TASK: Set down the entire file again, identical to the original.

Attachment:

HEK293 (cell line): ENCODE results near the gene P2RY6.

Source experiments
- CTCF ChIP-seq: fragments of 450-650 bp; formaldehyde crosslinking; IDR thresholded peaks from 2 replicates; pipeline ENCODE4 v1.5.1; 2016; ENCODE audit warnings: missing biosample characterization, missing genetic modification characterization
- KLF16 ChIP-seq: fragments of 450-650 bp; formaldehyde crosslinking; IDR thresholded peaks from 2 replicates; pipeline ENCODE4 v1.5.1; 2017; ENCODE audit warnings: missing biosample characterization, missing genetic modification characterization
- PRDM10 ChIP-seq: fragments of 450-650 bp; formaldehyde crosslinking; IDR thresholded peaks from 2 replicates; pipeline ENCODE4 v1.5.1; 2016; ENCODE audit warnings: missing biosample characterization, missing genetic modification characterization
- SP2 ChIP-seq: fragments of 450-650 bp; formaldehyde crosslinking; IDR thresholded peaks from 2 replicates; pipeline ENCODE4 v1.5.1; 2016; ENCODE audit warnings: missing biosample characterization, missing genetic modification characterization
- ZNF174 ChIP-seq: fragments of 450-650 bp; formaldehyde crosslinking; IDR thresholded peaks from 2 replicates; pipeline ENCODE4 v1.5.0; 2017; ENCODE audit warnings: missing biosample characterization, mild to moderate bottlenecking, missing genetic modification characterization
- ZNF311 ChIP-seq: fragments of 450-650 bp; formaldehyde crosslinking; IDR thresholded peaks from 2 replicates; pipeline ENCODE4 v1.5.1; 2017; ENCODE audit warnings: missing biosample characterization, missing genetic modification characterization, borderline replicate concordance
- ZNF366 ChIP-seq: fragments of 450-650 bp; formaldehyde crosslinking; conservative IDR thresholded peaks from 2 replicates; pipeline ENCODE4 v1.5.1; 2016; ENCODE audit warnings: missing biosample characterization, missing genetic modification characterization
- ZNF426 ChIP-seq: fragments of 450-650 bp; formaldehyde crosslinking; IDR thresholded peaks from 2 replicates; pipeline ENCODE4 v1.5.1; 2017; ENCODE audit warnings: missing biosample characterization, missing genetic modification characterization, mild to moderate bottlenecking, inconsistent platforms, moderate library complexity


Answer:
HEK293 (cell line): ENCODE results near the gene P2RY6.

Source experiments
- CTCF ChIP-seq: fragments of 450-650 bp; formaldehyde crosslinking; IDR thresholded peaks from 2 replicates; pipeline ENCODE4 v1.5.1; 2016; ENCODE audit warnings: missing biosample characterization, missing genetic modification characterization
- KLF16 ChIP-seq: fragments of 450-650 bp; formaldehyde crosslinking; IDR thresholded peaks from 2 replicates; pipeline ENCODE4 v1.5.1; 2017; ENCODE audit warnings: missing biosample characterization, missing genetic modification characterization
- PRDM10 ChIP-seq: fragments of 450-650 bp; formaldehyde crosslinking; IDR thresholded peaks from 2 replicates; pipeline ENCODE4 v1.5.1; 2016; ENCODE audit warnings: missing biosample characterization, missing genetic modification characterization
- SP2 ChIP-seq: fragments of 450-650 bp; formaldehyde crosslinking; IDR thresholded peaks from 2 replicates; pipeline ENCODE4 v1.5.1; 2016; ENCODE audit warnings: missing biosample characterization, missing genetic modification characterization
- ZNF174 ChIP-seq: fragments of 450-650 bp; formaldehyde crosslinking; IDR thresholded peaks from 2 replicates; pipeline ENCODE4 v1.5.0; 2017; ENCODE audit warnings: missing biosample characterization, mild to moderate bottlenecking, missing genetic modification characterization
- ZNF311 ChIP-seq: fragments of 450-650 bp; formaldehyde crosslinking; IDR thresholded peaks from 2 replicates; pipeline ENCODE4 v1.5.1; 2017; ENCODE audit warnings: missing biosample characterization, missing genetic modification characterization, borderline replicate concordance
- ZNF366 ChIP-seq: fragments of 450-650 bp; formaldehyde crosslinking; conservative IDR thresholded peaks from 2 replicates; pipeline ENCODE4 v1.5.1; 2016; ENCODE audit warnings: missing biosample characterization, missing genetic modification characterization
- ZNF426 ChIP-seq: fragments of 450-650 bp; formaldehyde crosslinking; IDR thresholded peaks from 2 replicates; pipeline ENCODE4 v1.5.1; 2017; ENCODE audit warnings: missing biosample characterization, missing genetic modification characterization, mild to moderate bottlenecking, inconsistent platforms, moderate library complexity